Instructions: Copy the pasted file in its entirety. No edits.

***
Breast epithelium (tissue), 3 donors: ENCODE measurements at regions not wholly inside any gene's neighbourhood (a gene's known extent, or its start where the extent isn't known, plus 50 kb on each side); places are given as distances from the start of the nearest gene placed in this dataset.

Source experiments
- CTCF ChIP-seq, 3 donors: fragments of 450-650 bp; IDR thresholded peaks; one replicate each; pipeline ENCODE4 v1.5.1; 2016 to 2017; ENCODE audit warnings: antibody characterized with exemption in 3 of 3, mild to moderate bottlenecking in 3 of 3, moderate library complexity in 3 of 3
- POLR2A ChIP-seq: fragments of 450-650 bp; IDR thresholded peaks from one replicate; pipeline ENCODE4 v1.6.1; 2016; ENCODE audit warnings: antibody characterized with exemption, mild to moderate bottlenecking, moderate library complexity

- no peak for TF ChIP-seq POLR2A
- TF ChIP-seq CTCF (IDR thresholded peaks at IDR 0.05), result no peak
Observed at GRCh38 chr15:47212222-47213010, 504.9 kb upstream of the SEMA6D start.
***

Breast epithelium (tissue), 3 donors: ENCODE measurements at regions not wholly inside any gene's neighbourhood (a gene's known extent, or its start where the extent isn't known, plus 50 kb on each side); places are given as distances from the start of the nearest gene placed in this dataset.

Source experiments
- CTCF ChIP-seq, 3 donors: fragments of 450-650 bp; IDR thresholded peaks; one replicate each; pipeline ENCODE4 v1.5.1; 2016 to 2017; ENCODE audit warnings: antibody characterized with exemption in 3 of 3, mild to moderate bottlenecking in 3 of 3, moderate library complexity in 3 of 3
- POLR2A ChIP-seq: fragments of 450-650 bp; IDR thresholded peaks from one replicate; pipeline ENCODE4 v1.6.1; 2016; ENCODE audit warnings: antibody characterized with exemption, mild to moderate bottlenecking, moderate library complexity

- no peak for TF ChIP-seq POLR2A
- TF ChIP-seq CTCF (IDR thresholded peaks at IDR 0.05), result no peak
Observed at GRCh38 chr15:47212222-47213010, 504.9 kb upstream of the SEMA6D start.